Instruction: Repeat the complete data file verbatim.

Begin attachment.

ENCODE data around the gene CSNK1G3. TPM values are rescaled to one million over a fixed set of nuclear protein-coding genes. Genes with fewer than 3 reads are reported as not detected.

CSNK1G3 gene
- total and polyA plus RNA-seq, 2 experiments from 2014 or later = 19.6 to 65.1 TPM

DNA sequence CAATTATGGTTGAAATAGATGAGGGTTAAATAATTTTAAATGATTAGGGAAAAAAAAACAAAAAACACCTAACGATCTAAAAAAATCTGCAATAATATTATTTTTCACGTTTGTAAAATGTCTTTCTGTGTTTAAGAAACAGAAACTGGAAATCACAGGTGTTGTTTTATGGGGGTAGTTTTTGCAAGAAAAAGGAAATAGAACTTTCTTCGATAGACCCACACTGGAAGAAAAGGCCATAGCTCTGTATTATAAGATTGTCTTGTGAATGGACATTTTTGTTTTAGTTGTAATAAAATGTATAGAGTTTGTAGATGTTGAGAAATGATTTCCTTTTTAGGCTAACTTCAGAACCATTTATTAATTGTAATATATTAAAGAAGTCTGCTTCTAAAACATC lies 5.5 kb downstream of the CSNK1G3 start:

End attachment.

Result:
ENCODE data around the gene CSNK1G3. TPM values are rescaled to one million over a fixed set of nuclear protein-coding genes. Genes with fewer than 3 reads are reported as not detected.

CSNK1G3 gene
- total and polyA plus RNA-seq, 2 experiments from 2014 or later = 19.6 to 65.1 TPM

DNA sequence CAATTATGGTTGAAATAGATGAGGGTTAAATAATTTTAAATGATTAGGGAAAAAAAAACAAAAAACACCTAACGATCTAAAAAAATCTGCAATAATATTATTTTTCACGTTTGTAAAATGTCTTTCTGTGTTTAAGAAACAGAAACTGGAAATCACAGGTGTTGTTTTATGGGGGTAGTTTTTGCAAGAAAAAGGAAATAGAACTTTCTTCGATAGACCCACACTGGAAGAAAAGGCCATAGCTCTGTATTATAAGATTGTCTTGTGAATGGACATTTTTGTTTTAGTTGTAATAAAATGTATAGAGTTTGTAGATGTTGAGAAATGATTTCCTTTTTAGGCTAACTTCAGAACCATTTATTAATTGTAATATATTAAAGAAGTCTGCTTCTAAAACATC lies 5.5 kb downstream of the CSNK1G3 start: